K's Reviews > The Financial Lives of the Poets

The Financial Lives of the Poets by Jess Walter
Rate this book
Clear rating

by
F_50x66
's review
Aug 10, 10

bookshelves: audiobooks, humorous-or-trying-to-be
Recommended to K by: marg

If someone decided to write a novel based on Generation Me: Why Today's Young Americans Are More Confident, Assertive, Entitled--and More Miserable Than Ever Before (similar to the movie “Mean Girls” as a fictionalization of Queen Bees and Wannabes: Helping Your Daughter Survive Cliques, Gossip, Boyfriends, and Other Realities of Adolescence), that novel would be “The Financial Lives of the Poets.”

“The Financial Lives of the Poets” focuses on 46-year-old Matt, a true Generation Me-er whose life is going downhill. Earlier Matt bought an expensive house knowing it was a poor investment because he and his wife loved it; he then proceeded to invest even more into remodeling it as well as using it repeatedly for credit when times got harder. He also left a steady job to strike out on his own with a creative and misguided business venture (a website for financial news written in blank verse, of all things) because he felt unfulfilled at work. He has since come to regret both decisions as his business (predictably) failed, his discontented wife went on a regrettable online shopping spree in an effort to start her own ill-fated business, and the bank is about to foreclose his house. Desperate to keep his two kids in private school and unable to find work in his field, Matt turns to drug dealing in an attempt to get himself out of the hole and keep his house as well as his wife, who may be engaging in an on-line affair with an old flame.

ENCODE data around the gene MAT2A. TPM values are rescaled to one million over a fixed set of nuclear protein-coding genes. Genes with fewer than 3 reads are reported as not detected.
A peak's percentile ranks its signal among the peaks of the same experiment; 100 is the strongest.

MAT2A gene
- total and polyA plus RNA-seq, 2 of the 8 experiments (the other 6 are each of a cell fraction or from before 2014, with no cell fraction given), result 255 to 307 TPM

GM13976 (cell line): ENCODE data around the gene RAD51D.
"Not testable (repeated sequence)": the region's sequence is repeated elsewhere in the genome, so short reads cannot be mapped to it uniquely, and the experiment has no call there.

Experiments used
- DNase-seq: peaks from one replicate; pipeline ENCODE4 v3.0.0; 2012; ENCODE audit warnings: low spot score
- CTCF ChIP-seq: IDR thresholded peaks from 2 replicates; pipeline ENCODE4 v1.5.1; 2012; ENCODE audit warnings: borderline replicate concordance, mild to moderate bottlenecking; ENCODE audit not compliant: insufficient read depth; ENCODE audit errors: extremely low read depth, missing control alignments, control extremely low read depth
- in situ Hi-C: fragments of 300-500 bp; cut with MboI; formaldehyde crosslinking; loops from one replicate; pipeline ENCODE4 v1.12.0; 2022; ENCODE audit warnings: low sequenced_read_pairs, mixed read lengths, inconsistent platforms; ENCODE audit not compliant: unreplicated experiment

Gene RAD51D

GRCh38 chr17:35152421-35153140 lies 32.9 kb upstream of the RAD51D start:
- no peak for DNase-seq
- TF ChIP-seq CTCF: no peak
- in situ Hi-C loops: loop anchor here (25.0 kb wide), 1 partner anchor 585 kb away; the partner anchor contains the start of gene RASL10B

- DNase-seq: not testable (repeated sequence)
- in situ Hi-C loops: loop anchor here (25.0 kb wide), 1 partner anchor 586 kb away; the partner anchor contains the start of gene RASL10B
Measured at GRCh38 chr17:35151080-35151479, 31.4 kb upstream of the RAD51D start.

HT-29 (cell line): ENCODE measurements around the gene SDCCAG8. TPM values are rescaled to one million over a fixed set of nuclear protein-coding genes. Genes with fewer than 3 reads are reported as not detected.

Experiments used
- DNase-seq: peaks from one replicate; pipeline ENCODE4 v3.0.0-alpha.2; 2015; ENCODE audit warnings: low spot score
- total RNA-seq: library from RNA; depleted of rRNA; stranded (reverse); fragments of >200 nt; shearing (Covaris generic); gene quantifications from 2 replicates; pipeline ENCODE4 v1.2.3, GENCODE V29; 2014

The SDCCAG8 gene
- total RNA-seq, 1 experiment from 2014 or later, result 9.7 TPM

This book was readable, funny, poignant, and wise, qualities which don't often coexist in one book. The characters were interesting and true-to-life, the situations were somehow believable in spite of being unbelievable at times, the symbolism and social commentary were clever and on-target, and I even liked the poems! I did take off one star because the climactic scene left me confused. Without revealing too much, I'll say that I wasn't sure how much of the dialogue was dreamed; if that bizarre conversation took place it was really over the top, and if it didn't, that's kind of a cop-out (unless I missed something because I was listening on audio and something in the house distracted me at a crucial point). And while I did enjoy the book a lot, I can understand Rivkie's less enthusiastic reaction as the main character's choices were often highly cringe-worthy.

Overall, though, I really enjoyed this book and recommend it.
likeflag

Sign into Goodreads to see if any of your friends have read The Financial Lives of the Poets.
sign in »

Reading Progress

08/09/2010
16.0% "This is definitely growing on me. Lots of snarky wit, and I'm starting to like the main character despite his poor choices."

Comments (showing 1-2 of 2) (2 new)

dateDown_arrow    newest »

message 1: by M (new) - rated it 5 stars

M Glad you enjoyed it. I thought it was so clever.


message 2: by K (new) - rated it 4 stars

K I also really liked it. I guess our tastes do converge at times!


back to top